The Matakana Farmers Market was founded by a guy named Richard Didsbury and I’d be lying if I told you everybody in town loves him. The thing is, Richard is a very wealthy developer (because of the negative connotations, he hates being called that, preferring something like “investor,” but he is what he is). So here’s the quick story: Didsbury and his wife, Christine, first came to Matakana in the mid ‘80s when they bought some land where an old brickworks used to be and, in 1995, planted vineyards. They are also big patrons of the arts and in 2004, started construction on a Sculpture Trail next door to showcase contemporary sculpture in an outdoor setting.
You do stuff like this and some people are going to love it and some people are going to say you’re getting a bit too big for your britches (and, let’s be honest, most of that sort of criticism comes wrapped in envy). Now, if Didsbury had just stuck with the winery and Sculpture Trail, people probably would have gotten over it. But he didn’t. Didsbury had a vision of the way he thought Matakana should be. He wanted it to be both native and exotic, historical and contemporary, small-town but vibrant. Those are hard things to balance. In 1992, he bought a big chunk of real estate right at the entrance into the village of Matakana and sat on it for a few years trying to figure out what he wanted to do with it.
Eventually he brought in a well-known architect, Noel Lane, who has a reputation for building cutting edge, contemporary buildings. Which scared the hell out of a lot of the locals. Because at this point the town was kind of divided in half. There were the farmer/fishermen/crafts people whose families had been here for decades (think dairy farm co-op) and then there were the newbies who were basically Auckland refugees with money who came here for the beauty of the place and its small-town vibe but, frankly, also wished there were better restaurants in town and a place where you could watch foreign films.
As one observer put it, “The Matakana Coast is to Auckland what the Hamptons are to New York—a sort of rich people’s Woodstock. Every Friday afternoon, Auckland to Matakana is an unbroken procession of BMWs, Mercedes, and Jaguars ferrying people with expensive haircuts to weekenders with stainless-steel commercial kitchens and 15-metre-high sky domes. For them, Matakana offers the simple, natural informality of teaming Bulgari eyewear with bare feet. Its beaches, bays, and islands make it a natural habitat for sleek yachts and floating gin palaces.”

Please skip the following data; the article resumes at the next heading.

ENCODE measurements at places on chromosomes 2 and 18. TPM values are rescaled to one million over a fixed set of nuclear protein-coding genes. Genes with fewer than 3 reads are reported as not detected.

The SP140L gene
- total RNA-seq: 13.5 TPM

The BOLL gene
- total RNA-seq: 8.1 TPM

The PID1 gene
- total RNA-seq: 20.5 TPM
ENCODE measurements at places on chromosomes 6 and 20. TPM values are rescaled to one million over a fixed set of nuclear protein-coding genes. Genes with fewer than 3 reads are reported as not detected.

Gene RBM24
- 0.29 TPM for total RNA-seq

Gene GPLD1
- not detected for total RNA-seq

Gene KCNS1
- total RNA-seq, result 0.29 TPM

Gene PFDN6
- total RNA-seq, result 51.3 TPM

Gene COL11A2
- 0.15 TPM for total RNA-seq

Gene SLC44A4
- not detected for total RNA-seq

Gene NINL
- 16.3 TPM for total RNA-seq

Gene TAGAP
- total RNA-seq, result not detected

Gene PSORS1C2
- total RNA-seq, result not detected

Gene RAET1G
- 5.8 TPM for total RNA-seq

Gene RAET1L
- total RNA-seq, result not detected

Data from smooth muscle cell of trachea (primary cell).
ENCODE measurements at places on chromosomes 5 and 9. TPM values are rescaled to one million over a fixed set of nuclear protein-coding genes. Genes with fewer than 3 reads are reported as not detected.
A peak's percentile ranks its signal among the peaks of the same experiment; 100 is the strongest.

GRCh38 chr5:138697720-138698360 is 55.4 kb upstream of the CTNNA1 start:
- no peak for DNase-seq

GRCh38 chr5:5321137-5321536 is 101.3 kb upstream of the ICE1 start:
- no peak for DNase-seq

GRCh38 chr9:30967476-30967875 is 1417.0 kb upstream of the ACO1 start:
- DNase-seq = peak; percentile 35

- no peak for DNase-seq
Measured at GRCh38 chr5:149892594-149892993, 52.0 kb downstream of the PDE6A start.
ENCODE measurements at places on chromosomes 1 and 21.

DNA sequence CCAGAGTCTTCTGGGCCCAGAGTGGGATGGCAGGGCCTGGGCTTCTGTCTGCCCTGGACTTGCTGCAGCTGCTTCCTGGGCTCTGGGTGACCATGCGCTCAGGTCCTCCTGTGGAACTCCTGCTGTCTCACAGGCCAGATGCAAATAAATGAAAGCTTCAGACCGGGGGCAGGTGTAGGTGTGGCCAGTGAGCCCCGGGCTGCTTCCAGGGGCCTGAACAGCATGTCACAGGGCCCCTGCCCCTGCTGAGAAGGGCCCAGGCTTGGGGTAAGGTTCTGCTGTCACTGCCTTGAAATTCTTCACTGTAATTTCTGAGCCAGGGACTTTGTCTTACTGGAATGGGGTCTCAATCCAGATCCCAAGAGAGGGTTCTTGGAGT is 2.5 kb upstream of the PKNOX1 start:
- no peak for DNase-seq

Okay, that may be a bit harsh, but you get the idea.
So Didsbury comes in, buys a big chunk of the old village and eventually builds a pretty eye-popping complex that includes art galleries, wine bar, and a stunning boutique cinema where one of the theaters has 32,000 paper flowers stuck on the ceiling. You can see how not every sheep farmer and blueberry grower in town is going to go crazy over the transformation. And why Heather, back at Takatu, says with a sly grin that meetings at the school house “can get a little animated” at times. I’ll bet.
Anyway, I love what Richard Didsbury has done. The Village Complex he developed with Noel Lane is brilliant. It is both of the past and of the future at the same time. And the second smartest thing he did was to donate the land, next to the Village Complex, for the Farmers Market. And that was brilliant as well. Some old timers may grumble about folks coming in selling handmade mustard and special cheeses to all the day-trippers from Auckland, but they’re missing the point: The town has taken on a new life, culturally and economically, since Richard and Christine Didsbury arrived. And this is a good thing.
This is all prelude to say that yesterday afternoon, I went out to the Didsbury’s Brick Bay Sculpture Trail and roamed, on my own, along the 2km trail that takes you past lily ponds where corrugated metal shavings curl up over the water like strange iron birds and six-foot high Easter egss, made of branches, sit whimsically in the middle of a field. I loved it. Every time I came around a bend, there was something just out there—in the woods, the meadows, the ponds—that both made me smile and made me think. It was, just like Didsbury’s other projects, absolutely brilliant.